This past winter, The Creators Project dove into the future of wearable technology in our five-part series Make It Wearable. Covering the topics Communication, Health, Expression, Becoming Superhuman, and Everyday Life, the...
This past winter, The Creators Project dove into the future of wearable technology in our five-part series Make It Wearable. Covering the topics Communication, Health, Expression, Becoming Superhuman, and Everyday Life, the documentaries explored the current landscape of tech-integrated clothing, including engaging one-on-ones with various experts about how wearables could extend human intelligence into the next frontier of new media and creativity.
Now, we're taking the next step by zoning in on various innovators and creators who are using specific wearables to evolve their artform to the next-level. From a device that could change the way we experience music, to concept designs for inventions that don't even exist yet, we're highlighting wearable ideas and dreams that will bring us into the future of technology.
Take SubPac, a pad and backpack that transfers low frequencies from 5hz to 130hz into physical vibrations, bringing a physical sensation listeners could previously only feel at a club or concert with an eardrum-decimating soundsystem into a private and personal experience. Made by music engineers and self-described "music people" (along with gleaming support from dance music legends like Richie Hawtin, Kode9, Daedelus, and more), this technology offers users to feel music. Imagine playing a racing game and feeling the engine rev, or even performing live on stage and actually being able to hear the sounds your instrument is making without the speaker delay or audience being a distraction. SubPac could point to a future where experiencing music through multiple senses is not just commonplace, but expected. (The mind reels at what a Joy Orbison or Lex Lugar track feels like with this bad boy on).
In our documentary above, we spoke to iconic producer Richie Hawtin about wearable technology's integration into live performance and production with SubPac, as well as other wearable ideas he'd like to see come to life.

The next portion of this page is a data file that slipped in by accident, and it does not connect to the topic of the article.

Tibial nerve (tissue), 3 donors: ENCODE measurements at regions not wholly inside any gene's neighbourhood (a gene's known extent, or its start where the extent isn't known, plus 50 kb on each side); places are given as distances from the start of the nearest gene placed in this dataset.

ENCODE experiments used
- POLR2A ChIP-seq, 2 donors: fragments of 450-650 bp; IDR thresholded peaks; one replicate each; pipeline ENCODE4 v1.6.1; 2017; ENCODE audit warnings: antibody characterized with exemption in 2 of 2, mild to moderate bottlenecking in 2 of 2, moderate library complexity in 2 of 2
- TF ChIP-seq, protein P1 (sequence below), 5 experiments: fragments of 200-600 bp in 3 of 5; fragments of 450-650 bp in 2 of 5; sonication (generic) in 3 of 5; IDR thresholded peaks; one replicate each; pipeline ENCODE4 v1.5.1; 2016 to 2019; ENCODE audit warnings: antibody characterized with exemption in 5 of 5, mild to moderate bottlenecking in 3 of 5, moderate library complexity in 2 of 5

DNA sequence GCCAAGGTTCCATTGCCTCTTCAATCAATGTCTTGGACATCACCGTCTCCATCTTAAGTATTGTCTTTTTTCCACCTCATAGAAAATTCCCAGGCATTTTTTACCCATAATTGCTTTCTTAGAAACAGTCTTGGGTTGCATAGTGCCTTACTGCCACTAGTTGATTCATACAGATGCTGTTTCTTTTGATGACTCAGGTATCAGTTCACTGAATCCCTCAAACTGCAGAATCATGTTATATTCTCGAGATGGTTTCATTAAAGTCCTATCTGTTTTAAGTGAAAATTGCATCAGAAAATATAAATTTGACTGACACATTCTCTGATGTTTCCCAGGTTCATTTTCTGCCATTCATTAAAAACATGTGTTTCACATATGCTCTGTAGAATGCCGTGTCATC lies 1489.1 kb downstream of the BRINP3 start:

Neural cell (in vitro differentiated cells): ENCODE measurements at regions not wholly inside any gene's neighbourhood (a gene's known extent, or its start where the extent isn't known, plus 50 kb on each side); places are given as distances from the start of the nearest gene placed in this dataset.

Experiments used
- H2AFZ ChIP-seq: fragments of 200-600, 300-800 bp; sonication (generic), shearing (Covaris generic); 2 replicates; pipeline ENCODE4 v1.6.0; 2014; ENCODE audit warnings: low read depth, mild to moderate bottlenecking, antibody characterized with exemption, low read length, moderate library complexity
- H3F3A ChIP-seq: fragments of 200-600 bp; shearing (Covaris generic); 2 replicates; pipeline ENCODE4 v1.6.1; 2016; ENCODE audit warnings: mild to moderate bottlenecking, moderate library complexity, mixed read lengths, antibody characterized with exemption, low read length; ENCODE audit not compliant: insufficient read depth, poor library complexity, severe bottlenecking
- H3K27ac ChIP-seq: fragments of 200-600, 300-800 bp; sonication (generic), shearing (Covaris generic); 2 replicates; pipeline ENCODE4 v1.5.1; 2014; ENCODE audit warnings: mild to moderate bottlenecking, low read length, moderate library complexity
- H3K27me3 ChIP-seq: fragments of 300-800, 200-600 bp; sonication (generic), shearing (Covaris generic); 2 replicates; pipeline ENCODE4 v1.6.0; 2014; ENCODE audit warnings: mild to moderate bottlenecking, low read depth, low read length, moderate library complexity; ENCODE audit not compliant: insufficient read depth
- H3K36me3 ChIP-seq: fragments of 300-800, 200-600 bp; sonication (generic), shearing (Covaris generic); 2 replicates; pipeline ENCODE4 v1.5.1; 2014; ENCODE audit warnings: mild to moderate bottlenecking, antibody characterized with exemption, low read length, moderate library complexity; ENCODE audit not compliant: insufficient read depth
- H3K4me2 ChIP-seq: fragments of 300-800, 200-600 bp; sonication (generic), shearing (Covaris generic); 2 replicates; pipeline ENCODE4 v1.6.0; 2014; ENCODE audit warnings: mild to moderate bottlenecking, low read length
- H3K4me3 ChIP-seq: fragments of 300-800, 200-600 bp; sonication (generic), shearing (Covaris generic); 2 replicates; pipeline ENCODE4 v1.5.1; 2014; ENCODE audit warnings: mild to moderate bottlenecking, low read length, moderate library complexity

Similarly, we're looking at how wearables are improving individual's day-to-day life outside of entertainment. In our Make It Wearable series, we talked about how wearables could improve communication and day-to-day activities, such as exercise or recording our surroundings. Now we'll be looking at other specific creations, such bionic wearables that amputee victims are using to re-gain the ability to cook or play music, and clothing inserts that can charge your devices using solar energy.
Integrating technology into objects we wear could not only make our interactions with such innovations seamless, but they could make regular technological less invasive and more personal to our bodies. Imagine a future where the devices we use aren't held in front of our faces, but instead are immersed into and onto our limbs. They could be implemented for innumerable uses and simultaneously enhance our current practices, whether in art, science, or just life in general. Wearables may very well be the next major boundary that will be crossed in tech, and we're looking at those first steps that are bringing us into the future.
For more on SubPac see the team's website: http://www.thesubpac.com/